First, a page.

Anti-Ageing | Vitamin A | retinoids, Vitamin C, Vitamin E and any SPF-boosting ingredients [eg. zinc oxide, titanium dioxide, avobenzone, oxybenzone],

Dryness | Hyaluronic acid, Vitamin E, Aloe Vera and lactic acid

Pigmentation  | Vitamin C, Kojic acid, AHAs, BHA, hydroquinone, vitamin C.

Acne | Vitamin A/retinoids, salicylic acid, benzoyl peroxide, azelaic acid, vitamin C, Hyaluronic acid. But the salicylic acid is the true superstar.

Rosacea | Azelaic acid, hyaluronic acid, shea butter

Psoriasis | Vitamin A/retinoids, vitamin D, lactic acid,

Eczema: | Hyaluronic acid, shea butter, niacinamide.

Some skin products may also require prescribed medications for immediate treatment such as antibiotics and steroids while specific ingredients such as salicylic acid are often used as a specific formula to treat the underlying condition.

Another game-changer to skincare is our direct access to cosmeceuticals, which are sold in skincare clinics. But for many patients who seek out a number of non-invasive treatments, they carry the belief that the procedure alone will suffice, however, they are in fact not optimising the benefits of what a science-based serum or cream can do.

What is the difference between over-the-counter cosmetic skincare and cosmeceuticals?

A cosmetic skincare product can be bought anywhere from an in-store or online retailer and is applied to your skin’s outer surface. However, the non-active ingredients do not penetrate through the epidermis layer to the dermis layer where many of our cell types are found including stem cells and fibroblasts  — the principal cells that synthesise the extracellular matrix and collagen. Nevertheless, the creams and serums can still hydrate and moisturise the surface skin.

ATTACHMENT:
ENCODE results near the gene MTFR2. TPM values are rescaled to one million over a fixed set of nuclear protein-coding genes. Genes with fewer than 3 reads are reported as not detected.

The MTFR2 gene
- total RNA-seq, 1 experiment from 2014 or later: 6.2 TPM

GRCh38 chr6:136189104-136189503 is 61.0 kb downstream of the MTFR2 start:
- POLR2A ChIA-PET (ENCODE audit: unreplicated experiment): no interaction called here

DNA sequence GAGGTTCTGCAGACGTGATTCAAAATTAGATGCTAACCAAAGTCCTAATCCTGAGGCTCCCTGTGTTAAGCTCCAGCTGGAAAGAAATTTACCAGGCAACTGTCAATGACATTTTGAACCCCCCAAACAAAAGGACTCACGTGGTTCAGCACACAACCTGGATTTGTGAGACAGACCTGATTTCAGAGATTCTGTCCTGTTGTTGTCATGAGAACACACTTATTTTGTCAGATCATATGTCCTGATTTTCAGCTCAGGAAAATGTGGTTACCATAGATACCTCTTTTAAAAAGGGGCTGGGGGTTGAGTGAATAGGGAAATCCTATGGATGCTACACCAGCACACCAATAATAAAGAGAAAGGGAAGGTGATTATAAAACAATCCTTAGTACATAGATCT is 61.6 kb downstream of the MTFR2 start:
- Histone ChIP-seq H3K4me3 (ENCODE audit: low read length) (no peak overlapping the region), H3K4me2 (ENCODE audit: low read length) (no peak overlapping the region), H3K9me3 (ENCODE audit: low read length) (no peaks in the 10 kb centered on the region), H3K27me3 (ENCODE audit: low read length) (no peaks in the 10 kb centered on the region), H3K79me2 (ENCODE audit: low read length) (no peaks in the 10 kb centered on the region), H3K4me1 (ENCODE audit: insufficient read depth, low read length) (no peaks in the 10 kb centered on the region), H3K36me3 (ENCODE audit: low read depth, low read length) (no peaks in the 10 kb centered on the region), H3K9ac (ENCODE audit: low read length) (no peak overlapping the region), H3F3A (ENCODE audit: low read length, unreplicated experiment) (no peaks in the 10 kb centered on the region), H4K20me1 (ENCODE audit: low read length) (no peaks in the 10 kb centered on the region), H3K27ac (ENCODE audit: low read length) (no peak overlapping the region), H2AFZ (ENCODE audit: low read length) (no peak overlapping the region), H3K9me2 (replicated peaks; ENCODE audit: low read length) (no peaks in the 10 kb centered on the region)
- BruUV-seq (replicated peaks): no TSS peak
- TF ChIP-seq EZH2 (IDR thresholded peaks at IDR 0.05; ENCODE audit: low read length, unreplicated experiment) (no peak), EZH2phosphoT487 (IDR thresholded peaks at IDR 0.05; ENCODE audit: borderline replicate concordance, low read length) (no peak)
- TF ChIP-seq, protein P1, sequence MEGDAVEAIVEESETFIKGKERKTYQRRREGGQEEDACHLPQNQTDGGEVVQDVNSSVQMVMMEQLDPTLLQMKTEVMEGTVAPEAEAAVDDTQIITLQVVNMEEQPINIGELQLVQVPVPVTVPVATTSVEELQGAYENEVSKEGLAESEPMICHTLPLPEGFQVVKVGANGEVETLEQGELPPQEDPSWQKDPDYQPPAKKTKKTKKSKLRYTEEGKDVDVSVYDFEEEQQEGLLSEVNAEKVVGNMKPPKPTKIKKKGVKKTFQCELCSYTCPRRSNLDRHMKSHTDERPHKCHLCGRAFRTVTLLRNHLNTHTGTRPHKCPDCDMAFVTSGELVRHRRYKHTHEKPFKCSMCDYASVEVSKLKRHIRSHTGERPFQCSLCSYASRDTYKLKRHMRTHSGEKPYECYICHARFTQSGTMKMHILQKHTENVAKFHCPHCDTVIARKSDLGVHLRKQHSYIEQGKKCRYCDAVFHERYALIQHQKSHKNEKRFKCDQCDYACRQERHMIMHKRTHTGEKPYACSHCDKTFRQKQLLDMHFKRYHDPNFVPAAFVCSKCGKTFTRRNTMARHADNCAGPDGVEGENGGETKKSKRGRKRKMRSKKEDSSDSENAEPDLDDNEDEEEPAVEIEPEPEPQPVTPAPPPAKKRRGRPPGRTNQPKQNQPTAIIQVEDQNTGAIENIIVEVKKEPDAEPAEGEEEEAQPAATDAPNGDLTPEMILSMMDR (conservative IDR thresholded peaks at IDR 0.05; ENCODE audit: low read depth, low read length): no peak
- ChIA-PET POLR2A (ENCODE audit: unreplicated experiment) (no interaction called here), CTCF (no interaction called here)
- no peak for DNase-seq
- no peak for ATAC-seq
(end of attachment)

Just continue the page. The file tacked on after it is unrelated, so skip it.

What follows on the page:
By contrast, medical-grade cosmeceuticals are able to penetrate through to the epidermis due to the active ingredients that have been formulated to help improve and treat any skin conditions. Also results-driven, you will enjoy the benefits of those ingredients within a few weeks. The visible changes may include brighter and more radiant skin, reduction of fine lines, smoother and more even skin texture and a reduction in pigmentation, sun-damage, dryness and inflammation.

They are always used by skincare professionals and are available for purchase with skincare clinics, cosmetic doctors and dermatologists. But before you open your wallet, consult with the clinic on the best skincare regime to apply at home and ensure that the concentrated formulas are suited to your skin.

To achieve the best results, ensure that you discuss the active ingredients in-depth as well as their concentration levels within the serum or cream’s formulas.

Book in consultation for $65 [30 minutes] with our senior dermal therapist, Michele Hetherington, who will discuss and tailor the best and most affordable skincare solution for you. This may include a non-invasive skincare treatment. After your consultation, enjoy a complimentary Red Light Therapy, which uses low-level red wavelengths of light to calm and restore your skin’s health.                

Please view our blog on Protecting The Natural Skin Barriers, Microneedling with Skin Pen and Chemical Peels. Also, view our blogs on the benefits of IPL and Laser Rejuvenation treatments.